And my chief complaint about sorting images by folders is the very real problem of determining just which folder they should go in. Someone once told me about an underwater photographer who maintained a small photo library of his work. When adding new transparencies, he would have dupes made so that a photograph of say, a diver with a shark could be filed in one set of physical folders labeled ‘sharks’, another named ‘divers’ and another broken down by ‘location’. This physical duplication was necessary in order to make the library system work effectively, but no one would call it efficient. Yet there are people who work this way with digital files precisely because they are not using a database-driven management system.

Here is an example of an underwater photo (in this instance a photo shot by Jeff Schewe). It makes sense to categorize this by the location it was shot in, the presence of a diver, as well as the coral featured in the foreground. In the folder-based example I mentioned above this could involve duplicating the master image several times. Using digital asset management software such as Phase One Media Pro or Lightroom, however, there is no need to create physical duplicates.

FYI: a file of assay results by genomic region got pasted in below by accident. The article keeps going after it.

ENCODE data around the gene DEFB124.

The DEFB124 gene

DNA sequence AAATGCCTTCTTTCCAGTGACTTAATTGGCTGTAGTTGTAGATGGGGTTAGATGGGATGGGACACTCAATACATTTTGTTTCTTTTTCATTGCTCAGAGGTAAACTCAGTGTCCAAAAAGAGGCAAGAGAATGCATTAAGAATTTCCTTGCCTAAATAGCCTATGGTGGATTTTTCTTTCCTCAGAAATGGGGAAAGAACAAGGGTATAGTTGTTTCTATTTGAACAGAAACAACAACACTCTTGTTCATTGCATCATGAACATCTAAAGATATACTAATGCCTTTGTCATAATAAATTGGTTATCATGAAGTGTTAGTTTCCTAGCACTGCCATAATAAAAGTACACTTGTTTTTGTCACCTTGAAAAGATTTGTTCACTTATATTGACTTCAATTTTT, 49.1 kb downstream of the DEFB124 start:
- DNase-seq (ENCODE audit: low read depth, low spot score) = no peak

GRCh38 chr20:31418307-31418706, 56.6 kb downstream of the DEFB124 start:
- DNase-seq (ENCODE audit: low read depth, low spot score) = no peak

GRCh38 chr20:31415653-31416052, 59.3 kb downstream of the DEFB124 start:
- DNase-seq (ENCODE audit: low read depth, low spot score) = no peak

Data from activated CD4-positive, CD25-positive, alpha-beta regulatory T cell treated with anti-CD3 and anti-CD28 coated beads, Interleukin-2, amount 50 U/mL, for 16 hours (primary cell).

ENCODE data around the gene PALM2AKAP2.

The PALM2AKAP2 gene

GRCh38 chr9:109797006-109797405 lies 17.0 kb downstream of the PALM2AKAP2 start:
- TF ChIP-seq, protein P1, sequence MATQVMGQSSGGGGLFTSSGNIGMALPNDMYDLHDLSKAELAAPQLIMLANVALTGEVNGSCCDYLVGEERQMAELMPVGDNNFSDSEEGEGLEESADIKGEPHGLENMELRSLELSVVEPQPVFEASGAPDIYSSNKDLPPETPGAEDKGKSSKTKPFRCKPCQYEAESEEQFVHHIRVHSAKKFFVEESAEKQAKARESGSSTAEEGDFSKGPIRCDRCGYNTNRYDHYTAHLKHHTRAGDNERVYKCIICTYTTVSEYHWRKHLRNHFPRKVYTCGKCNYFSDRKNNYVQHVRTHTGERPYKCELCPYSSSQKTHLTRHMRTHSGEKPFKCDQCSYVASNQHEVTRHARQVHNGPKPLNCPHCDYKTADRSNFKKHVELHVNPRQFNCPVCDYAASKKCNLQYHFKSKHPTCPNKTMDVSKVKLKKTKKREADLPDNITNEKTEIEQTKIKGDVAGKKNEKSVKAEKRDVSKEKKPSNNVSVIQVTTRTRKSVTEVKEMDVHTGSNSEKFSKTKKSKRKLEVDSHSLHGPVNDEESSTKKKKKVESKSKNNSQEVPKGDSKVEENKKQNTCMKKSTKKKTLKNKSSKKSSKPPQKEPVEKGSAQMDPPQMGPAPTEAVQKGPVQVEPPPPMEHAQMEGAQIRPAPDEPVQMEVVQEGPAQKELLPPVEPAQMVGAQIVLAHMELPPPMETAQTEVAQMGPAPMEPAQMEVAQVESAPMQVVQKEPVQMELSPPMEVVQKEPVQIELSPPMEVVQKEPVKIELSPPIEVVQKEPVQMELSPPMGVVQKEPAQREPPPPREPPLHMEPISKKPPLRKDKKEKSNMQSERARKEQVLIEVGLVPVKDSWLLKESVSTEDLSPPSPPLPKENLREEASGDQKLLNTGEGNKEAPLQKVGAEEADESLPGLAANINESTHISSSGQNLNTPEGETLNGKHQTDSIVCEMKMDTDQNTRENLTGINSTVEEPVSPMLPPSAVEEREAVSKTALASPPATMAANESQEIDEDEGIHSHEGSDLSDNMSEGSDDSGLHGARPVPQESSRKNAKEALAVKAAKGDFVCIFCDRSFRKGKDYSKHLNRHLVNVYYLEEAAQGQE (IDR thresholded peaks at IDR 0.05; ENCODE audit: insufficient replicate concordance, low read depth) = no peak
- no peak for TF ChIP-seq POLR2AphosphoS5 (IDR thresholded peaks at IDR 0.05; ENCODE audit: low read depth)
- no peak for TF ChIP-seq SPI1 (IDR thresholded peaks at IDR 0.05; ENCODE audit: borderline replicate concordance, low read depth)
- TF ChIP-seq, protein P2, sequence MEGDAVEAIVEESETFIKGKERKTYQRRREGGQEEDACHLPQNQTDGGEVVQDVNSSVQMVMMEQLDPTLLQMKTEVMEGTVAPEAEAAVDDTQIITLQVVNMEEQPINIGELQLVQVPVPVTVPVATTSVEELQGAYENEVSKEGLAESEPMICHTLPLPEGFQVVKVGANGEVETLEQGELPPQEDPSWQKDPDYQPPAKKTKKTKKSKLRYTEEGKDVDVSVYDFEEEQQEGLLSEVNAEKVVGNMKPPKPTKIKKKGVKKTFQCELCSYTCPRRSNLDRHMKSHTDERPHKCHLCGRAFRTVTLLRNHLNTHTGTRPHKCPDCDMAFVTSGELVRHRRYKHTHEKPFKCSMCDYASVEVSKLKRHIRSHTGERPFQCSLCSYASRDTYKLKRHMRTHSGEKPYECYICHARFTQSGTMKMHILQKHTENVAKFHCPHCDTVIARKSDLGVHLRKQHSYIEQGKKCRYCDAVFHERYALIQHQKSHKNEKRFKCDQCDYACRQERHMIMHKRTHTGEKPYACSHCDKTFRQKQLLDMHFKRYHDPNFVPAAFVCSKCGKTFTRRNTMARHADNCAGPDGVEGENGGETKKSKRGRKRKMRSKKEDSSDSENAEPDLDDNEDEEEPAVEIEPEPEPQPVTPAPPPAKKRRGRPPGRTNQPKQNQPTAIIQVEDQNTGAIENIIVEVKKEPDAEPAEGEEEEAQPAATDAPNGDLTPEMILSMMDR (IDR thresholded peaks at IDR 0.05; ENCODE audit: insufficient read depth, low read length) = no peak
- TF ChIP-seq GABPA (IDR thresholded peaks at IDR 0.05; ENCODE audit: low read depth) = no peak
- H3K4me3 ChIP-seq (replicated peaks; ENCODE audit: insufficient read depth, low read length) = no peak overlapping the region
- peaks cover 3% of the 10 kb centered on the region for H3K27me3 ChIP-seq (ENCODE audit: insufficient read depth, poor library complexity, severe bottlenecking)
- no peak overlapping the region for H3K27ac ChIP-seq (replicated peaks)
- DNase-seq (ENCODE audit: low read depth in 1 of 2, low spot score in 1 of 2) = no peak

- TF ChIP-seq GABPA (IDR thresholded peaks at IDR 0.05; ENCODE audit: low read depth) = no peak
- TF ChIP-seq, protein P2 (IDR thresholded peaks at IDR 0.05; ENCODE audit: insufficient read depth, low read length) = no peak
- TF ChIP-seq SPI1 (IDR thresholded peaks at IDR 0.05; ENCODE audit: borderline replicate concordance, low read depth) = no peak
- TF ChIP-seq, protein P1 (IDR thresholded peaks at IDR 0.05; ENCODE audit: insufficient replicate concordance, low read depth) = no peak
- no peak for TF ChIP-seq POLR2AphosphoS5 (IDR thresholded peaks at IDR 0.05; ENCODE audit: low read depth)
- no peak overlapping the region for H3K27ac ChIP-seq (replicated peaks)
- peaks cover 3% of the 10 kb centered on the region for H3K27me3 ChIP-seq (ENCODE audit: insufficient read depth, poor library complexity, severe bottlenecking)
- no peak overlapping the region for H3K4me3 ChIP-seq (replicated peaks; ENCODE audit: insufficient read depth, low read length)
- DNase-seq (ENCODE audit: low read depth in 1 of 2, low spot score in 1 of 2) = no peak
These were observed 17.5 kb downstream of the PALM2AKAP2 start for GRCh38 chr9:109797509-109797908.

I can't count the number of times I have sat through a seminar where the instructor has come unstuck when relying on folder/browser navigation to locate their demo files. Meanwhile, the audience waits impatiently while the instructor sifts through a complex hierarchy structure of folders known only to himself. Sound familiar?